I quite agree there. I've long been a fan of Lock Stock and Snatch, so I never quite grasped what all the Ritchie hatred was about anyway. But still, after the hilariously abysmal Swept Away and overblown nonsense that was Revolver, I was left more disappointed than disillusioned with Mr Ritchie. RocknRolla was, then, a surprisingly and mercifully excellent dose of rollicking fun - far better than I'd hoped it would or could be; definitely a return to form. Confidence thus restored: Guy had redeemed himself rather nicely, I thought.

And a sequel would certainly be most welcome.
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Serafina_Pekkala
post Nov 8 2011, 02:02 PM
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QUOTE (Ade @ Nov 7 2011, 10:46 PM) *
And a sequel would certainly be most welcome.


It would. Revolver and Swept Away were pretty terrible but since he left Madonna, he has got his form back. Funny how she does that.

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Sostie
post Nov 8 2011, 02:49 PM
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RocknRolla was great fun. Particularly liked the Newton/Butler dance sequence.

As for Revolver, I like it. Over ambitious yes, and a bit crap towards the end, but it ain't all bad. It's also the first of The Stath's Arguing With Himself In A Lift Trilogy. The second being Crank, the third not yet made
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Serafina_Pekkala
post Nov 8 2011, 03:21 PM
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You just love The Stath. For you.

Why he not your avatar?

This post has been edited by Serafina_Pekkala: Nov 8 2011, 03:23 PM
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Ade
post Nov 8 2011, 07:50 PM
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QUOTE (Serafina_Pekkala @ Nov 8 2011, 02:02 PM) *
It would. Revolver and Swept Away were pretty terrible but since he left Madonna, he has got his form back. Funny how she does that.

He has ex-or-caaahhhzed the dee-munnnz-ah!


Sorry, went a bit deep south there.
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maian
post Nov 10 2011, 12:27 AM
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Hard Eight/Sydney (1996)

I decided to rewatch Paul Thomas Anderson's often maligned debut to see if it was as rubbish as I remembered it being and it totally wasn't! It's not on a par with the works that followed it, but as a stylish mix of character study, noir and chamber piece it works really well. Philip Baker Hall is superb, John C. Reilly is adorable and Gwynnie is tolerable, whilst the moody look and woozy, laidback feel give it a distinct feel. It'd never happen, but I would like to see a sequel picking up with these characters years later and seeing where they are in their lives.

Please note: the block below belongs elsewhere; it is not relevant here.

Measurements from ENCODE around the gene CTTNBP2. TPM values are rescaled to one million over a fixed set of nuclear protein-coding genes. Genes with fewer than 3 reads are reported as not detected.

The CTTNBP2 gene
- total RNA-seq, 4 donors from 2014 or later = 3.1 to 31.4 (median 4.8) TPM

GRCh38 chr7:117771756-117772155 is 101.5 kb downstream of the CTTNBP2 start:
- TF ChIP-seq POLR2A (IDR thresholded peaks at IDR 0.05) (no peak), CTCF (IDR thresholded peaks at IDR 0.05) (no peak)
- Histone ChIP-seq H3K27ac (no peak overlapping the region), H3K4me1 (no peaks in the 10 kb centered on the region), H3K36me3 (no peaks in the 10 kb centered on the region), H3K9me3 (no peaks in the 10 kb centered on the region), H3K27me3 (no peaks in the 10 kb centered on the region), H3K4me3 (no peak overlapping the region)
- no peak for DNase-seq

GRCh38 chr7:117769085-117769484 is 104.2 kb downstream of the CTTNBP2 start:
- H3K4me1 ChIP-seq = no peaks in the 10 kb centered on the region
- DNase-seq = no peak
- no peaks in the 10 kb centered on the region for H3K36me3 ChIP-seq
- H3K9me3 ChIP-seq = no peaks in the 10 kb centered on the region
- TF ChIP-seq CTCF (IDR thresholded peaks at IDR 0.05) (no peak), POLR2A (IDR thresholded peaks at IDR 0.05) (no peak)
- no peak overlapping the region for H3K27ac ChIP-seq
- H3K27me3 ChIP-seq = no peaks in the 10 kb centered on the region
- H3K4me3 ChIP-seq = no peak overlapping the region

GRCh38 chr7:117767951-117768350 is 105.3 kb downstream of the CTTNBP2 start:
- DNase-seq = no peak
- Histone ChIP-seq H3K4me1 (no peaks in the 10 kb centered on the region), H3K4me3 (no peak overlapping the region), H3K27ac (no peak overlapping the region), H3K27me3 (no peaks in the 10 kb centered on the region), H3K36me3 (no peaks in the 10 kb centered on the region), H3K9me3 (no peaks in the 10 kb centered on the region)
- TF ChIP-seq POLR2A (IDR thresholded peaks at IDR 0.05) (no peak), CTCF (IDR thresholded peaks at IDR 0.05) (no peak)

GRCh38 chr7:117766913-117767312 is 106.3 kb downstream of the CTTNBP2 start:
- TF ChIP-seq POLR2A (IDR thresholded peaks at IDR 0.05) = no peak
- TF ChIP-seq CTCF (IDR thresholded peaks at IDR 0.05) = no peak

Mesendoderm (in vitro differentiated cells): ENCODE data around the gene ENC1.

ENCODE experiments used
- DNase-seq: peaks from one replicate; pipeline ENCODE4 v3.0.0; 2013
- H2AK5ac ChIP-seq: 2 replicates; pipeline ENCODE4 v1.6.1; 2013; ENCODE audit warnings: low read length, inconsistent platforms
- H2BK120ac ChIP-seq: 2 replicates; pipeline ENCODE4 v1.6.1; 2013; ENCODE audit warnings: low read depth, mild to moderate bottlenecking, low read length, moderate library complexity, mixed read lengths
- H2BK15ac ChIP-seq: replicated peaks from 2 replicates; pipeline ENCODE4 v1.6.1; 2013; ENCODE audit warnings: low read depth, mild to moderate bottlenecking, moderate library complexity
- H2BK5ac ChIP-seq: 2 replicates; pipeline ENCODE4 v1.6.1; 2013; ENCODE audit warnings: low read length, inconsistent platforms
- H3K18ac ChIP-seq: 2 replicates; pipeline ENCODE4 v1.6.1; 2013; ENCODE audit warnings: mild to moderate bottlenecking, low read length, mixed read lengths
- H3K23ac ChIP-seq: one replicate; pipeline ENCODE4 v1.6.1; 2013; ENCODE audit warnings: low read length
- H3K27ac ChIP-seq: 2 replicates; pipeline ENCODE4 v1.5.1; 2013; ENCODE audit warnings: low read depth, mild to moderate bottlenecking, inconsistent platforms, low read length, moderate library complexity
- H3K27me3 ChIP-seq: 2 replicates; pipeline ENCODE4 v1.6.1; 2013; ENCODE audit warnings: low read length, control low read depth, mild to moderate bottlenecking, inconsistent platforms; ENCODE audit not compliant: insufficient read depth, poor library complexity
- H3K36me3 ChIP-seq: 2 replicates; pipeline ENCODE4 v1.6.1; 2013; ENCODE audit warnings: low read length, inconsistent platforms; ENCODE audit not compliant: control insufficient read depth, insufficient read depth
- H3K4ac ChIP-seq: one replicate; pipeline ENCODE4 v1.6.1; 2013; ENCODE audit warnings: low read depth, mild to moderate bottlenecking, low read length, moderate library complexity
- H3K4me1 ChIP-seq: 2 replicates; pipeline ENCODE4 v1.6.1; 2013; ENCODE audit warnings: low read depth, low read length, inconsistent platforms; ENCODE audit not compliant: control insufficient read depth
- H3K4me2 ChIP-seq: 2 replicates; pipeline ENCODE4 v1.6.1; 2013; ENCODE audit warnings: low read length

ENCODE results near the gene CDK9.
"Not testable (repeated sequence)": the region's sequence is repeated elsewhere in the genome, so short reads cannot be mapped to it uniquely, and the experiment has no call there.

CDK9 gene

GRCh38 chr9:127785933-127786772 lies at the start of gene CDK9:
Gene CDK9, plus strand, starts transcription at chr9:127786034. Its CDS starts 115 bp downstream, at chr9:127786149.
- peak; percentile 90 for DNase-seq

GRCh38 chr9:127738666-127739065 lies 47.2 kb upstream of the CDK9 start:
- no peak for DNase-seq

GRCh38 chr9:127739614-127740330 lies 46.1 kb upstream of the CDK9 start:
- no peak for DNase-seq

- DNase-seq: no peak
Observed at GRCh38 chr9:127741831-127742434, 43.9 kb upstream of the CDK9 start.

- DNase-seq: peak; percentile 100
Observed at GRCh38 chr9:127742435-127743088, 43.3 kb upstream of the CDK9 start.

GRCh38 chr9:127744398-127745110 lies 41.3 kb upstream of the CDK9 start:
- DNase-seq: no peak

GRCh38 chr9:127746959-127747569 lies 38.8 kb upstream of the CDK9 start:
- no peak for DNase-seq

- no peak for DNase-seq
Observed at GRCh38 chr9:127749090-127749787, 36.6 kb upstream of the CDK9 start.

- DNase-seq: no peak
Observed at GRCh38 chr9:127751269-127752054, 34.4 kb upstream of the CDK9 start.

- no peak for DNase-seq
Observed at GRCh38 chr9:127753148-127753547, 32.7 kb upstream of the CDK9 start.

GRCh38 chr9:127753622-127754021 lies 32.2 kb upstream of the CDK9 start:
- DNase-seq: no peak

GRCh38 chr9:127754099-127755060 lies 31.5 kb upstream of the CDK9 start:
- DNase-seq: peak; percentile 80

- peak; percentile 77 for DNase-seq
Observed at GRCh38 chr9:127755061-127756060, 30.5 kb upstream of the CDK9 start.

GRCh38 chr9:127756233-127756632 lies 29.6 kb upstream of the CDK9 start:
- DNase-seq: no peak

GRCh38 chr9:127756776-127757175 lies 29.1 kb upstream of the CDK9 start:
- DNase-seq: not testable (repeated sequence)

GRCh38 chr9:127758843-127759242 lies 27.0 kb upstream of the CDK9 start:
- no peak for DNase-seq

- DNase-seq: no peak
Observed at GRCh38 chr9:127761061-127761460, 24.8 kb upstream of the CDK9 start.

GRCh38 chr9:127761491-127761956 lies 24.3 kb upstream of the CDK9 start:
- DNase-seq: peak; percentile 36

Mr Brooks (2007)

Dark, fun and pulpy thriller in which Kevin Costner plays a serial killer who has spent years suppressing his murderous urges (represented by a supremely creepy William Hurt) but gives in to them once more, which in turn causes him to come to the attention of a potential killer in waiting (Dane Cook) who wants Mr Brooks to be his mentor, as well as a policewoman (Demi Moore) who is dealing with her own personal problems. It's a little bit messy in places - Moore's character felt like little more than an after-thought since she never really engaged with the central storyline, which was much more focused on how Brooks relates to his family and Cook's character - but in general the atmosphere and darkly comic interplay between Costner and Hurt carries the film along nicely.


Naked Lunch (1991)

Something something two things wrong with that title something something.

It was interesting seeing someone try to adapt a book that completely defies adaptation, especially once it became clear that David Cronenberg was merely using elements of the novel and interweaving it with William S. Burrough's real life to create a commentary on the creation of the book and the life of its creator, but it wasn't all that satisfying as a work in its own right. The effects are pretty disgusting and it looks very good, but it's ultimately a weird, sort of successful experiment that I don't think I'll revisit very often.


The Thin Blue Line (1988)

Compelling documentary that delves into the murder of Texas police office in 1976 and the resulting investigation and trial. Eroll Morris interviews all the key figures in the case - the man accused of the murder, the police and lawyers, the "witnesses" called at the trial - and uses their words, court documents and reconstructions to create a murky story of deceit, corruption and a misguided pursuit of justice. Morris doesn't editorialise or shape the narrative to present one side as right or wrong right until the end, in the process turning the film into a mystery in which the audience is left to decipher who is telling the truth and who is lying, as well as why they might be lying.

Really gripping and exciting, it should be on iPlayer from tomorrow.
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logger
post Nov 10 2011, 09:49 AM
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The Life Aquatic

It always fills me with such sweet melancholy.